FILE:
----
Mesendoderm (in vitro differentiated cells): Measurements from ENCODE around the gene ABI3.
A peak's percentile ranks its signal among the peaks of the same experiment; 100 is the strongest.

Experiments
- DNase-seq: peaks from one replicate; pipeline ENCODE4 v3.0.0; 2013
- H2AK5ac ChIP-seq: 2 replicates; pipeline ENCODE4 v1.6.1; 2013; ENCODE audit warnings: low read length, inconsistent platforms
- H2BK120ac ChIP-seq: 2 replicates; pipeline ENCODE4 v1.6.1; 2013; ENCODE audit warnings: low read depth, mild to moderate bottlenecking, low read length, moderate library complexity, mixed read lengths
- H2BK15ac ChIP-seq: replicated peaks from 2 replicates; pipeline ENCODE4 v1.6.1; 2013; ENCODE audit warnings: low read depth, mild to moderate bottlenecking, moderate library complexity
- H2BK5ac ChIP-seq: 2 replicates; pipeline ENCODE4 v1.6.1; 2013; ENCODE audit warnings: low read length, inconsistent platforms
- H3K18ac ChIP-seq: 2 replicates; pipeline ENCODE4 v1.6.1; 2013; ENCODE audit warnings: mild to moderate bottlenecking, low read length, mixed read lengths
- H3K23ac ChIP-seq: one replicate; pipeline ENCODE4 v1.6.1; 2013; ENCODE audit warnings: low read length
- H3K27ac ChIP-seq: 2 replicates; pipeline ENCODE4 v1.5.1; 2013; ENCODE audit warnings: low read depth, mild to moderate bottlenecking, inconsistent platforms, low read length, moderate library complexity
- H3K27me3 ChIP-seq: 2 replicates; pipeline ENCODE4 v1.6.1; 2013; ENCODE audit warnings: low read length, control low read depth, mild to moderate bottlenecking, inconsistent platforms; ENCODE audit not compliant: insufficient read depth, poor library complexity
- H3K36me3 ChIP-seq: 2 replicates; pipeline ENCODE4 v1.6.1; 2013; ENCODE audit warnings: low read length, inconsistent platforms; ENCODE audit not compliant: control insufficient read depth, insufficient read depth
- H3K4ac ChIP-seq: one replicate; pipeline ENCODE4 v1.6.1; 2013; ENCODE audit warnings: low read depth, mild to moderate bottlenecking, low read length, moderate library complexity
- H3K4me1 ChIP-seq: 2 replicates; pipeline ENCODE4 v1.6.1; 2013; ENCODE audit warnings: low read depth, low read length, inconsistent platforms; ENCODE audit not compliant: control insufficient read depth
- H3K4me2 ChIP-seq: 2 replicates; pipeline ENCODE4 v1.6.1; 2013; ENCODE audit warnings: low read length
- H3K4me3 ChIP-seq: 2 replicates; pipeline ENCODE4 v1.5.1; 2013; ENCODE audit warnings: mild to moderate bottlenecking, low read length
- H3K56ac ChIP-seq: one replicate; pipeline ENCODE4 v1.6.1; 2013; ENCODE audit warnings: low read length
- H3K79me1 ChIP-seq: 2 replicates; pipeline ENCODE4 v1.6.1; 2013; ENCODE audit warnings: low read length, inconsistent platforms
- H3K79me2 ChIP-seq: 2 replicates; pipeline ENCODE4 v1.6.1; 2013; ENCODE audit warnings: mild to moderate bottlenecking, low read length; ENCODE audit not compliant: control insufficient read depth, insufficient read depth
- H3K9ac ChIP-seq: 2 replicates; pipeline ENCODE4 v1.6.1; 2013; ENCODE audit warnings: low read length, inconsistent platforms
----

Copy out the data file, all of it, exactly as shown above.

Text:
Mesendoderm (in vitro differentiated cells): Measurements from ENCODE around the gene ABI3.
A peak's percentile ranks its signal among the peaks of the same experiment; 100 is the strongest.

Experiments
- DNase-seq: peaks from one replicate; pipeline ENCODE4 v3.0.0; 2013
- H2AK5ac ChIP-seq: 2 replicates; pipeline ENCODE4 v1.6.1; 2013; ENCODE audit warnings: low read length, inconsistent platforms
- H2BK120ac ChIP-seq: 2 replicates; pipeline ENCODE4 v1.6.1; 2013; ENCODE audit warnings: low read depth, mild to moderate bottlenecking, low read length, moderate library complexity, mixed read lengths
- H2BK15ac ChIP-seq: replicated peaks from 2 replicates; pipeline ENCODE4 v1.6.1; 2013; ENCODE audit warnings: low read depth, mild to moderate bottlenecking, moderate library complexity
- H2BK5ac ChIP-seq: 2 replicates; pipeline ENCODE4 v1.6.1; 2013; ENCODE audit warnings: low read length, inconsistent platforms
- H3K18ac ChIP-seq: 2 replicates; pipeline ENCODE4 v1.6.1; 2013; ENCODE audit warnings: mild to moderate bottlenecking, low read length, mixed read lengths
- H3K23ac ChIP-seq: one replicate; pipeline ENCODE4 v1.6.1; 2013; ENCODE audit warnings: low read length
- H3K27ac ChIP-seq: 2 replicates; pipeline ENCODE4 v1.5.1; 2013; ENCODE audit warnings: low read depth, mild to moderate bottlenecking, inconsistent platforms, low read length, moderate library complexity
- H3K27me3 ChIP-seq: 2 replicates; pipeline ENCODE4 v1.6.1; 2013; ENCODE audit warnings: low read length, control low read depth, mild to moderate bottlenecking, inconsistent platforms; ENCODE audit not compliant: insufficient read depth, poor library complexity
- H3K36me3 ChIP-seq: 2 replicates; pipeline ENCODE4 v1.6.1; 2013; ENCODE audit warnings: low read length, inconsistent platforms; ENCODE audit not compliant: control insufficient read depth, insufficient read depth
- H3K4ac ChIP-seq: one replicate; pipeline ENCODE4 v1.6.1; 2013; ENCODE audit warnings: low read depth, mild to moderate bottlenecking, low read length, moderate library complexity
- H3K4me1 ChIP-seq: 2 replicates; pipeline ENCODE4 v1.6.1; 2013; ENCODE audit warnings: low read depth, low read length, inconsistent platforms; ENCODE audit not compliant: control insufficient read depth
- H3K4me2 ChIP-seq: 2 replicates; pipeline ENCODE4 v1.6.1; 2013; ENCODE audit warnings: low read length
- H3K4me3 ChIP-seq: 2 replicates; pipeline ENCODE4 v1.5.1; 2013; ENCODE audit warnings: mild to moderate bottlenecking, low read length
- H3K56ac ChIP-seq: one replicate; pipeline ENCODE4 v1.6.1; 2013; ENCODE audit warnings: low read length
- H3K79me1 ChIP-seq: 2 replicates; pipeline ENCODE4 v1.6.1; 2013; ENCODE audit warnings: low read length, inconsistent platforms
- H3K79me2 ChIP-seq: 2 replicates; pipeline ENCODE4 v1.6.1; 2013; ENCODE audit warnings: mild to moderate bottlenecking, low read length; ENCODE audit not compliant: control insufficient read depth, insufficient read depth
- H3K9ac ChIP-seq: 2 replicates; pipeline ENCODE4 v1.6.1; 2013; ENCODE audit warnings: low read length, inconsistent platforms